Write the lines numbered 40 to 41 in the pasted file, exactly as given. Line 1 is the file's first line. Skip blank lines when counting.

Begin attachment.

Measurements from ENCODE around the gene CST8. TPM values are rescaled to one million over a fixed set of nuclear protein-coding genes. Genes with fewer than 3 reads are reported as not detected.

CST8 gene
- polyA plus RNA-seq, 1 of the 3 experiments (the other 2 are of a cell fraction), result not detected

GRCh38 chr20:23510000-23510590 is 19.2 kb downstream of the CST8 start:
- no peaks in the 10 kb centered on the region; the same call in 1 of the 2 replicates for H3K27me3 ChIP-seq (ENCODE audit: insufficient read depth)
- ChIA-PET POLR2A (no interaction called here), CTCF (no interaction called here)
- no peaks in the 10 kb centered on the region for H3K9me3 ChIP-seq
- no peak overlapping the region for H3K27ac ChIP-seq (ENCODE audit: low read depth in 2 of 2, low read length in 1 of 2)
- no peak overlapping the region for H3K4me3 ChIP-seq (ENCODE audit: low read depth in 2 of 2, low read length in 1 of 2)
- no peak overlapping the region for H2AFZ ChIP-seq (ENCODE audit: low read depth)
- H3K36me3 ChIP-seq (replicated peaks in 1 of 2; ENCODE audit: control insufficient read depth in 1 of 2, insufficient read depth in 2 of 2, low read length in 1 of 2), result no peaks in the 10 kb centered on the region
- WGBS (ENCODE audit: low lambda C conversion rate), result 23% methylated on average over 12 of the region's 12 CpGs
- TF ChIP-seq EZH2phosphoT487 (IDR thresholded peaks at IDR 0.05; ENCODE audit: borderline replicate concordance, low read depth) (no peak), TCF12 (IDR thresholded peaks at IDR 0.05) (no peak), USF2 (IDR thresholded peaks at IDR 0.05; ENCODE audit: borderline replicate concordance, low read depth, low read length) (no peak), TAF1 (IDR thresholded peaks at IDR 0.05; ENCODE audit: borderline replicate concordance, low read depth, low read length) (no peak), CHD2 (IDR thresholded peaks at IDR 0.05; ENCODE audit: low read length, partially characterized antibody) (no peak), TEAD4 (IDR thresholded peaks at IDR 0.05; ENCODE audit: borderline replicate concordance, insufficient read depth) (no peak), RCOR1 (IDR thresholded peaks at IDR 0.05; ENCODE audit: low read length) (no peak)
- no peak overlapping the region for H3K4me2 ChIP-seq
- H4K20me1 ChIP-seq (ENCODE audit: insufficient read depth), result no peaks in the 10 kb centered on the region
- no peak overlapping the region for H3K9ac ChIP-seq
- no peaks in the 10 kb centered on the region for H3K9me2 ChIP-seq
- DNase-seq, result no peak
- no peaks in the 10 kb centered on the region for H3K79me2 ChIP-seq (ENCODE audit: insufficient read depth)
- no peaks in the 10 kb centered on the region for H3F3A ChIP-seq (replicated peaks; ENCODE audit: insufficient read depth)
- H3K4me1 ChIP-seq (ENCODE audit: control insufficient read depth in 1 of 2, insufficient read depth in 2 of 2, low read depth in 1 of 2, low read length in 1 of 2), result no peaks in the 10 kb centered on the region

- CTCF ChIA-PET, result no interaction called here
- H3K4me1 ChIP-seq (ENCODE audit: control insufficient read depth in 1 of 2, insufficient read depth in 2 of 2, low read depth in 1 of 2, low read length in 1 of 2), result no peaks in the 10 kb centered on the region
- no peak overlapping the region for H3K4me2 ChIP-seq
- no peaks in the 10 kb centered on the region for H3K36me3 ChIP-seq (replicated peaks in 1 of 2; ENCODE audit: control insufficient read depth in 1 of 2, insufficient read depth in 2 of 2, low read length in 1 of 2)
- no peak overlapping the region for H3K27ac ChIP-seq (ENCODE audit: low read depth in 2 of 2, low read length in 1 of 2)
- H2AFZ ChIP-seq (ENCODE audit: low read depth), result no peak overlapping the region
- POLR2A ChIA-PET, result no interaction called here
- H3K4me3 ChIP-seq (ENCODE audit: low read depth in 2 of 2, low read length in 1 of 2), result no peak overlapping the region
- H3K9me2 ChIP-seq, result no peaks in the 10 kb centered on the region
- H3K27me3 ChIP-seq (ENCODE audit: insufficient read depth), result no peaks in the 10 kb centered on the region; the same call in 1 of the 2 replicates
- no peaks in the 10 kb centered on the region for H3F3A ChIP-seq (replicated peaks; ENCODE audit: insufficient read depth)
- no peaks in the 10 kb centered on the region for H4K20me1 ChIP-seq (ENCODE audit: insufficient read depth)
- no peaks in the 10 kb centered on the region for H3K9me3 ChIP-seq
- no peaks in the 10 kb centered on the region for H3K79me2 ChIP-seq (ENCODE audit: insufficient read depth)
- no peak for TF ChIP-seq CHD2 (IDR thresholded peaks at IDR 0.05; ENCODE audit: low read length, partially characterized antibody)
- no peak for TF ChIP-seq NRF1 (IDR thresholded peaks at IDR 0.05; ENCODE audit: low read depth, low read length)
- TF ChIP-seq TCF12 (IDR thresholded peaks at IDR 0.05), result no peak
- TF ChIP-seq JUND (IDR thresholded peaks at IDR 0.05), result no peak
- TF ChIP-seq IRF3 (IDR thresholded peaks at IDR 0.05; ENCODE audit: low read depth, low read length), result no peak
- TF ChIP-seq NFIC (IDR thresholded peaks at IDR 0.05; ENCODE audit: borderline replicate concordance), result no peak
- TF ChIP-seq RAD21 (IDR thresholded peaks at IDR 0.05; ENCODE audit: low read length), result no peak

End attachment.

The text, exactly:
- TF ChIP-seq IRF3 (IDR thresholded peaks at IDR 0.05; ENCODE audit: low read depth, low read length), result no peak
- TF ChIP-seq NFIC (IDR thresholded peaks at IDR 0.05; ENCODE audit: borderline replicate concordance), result no peak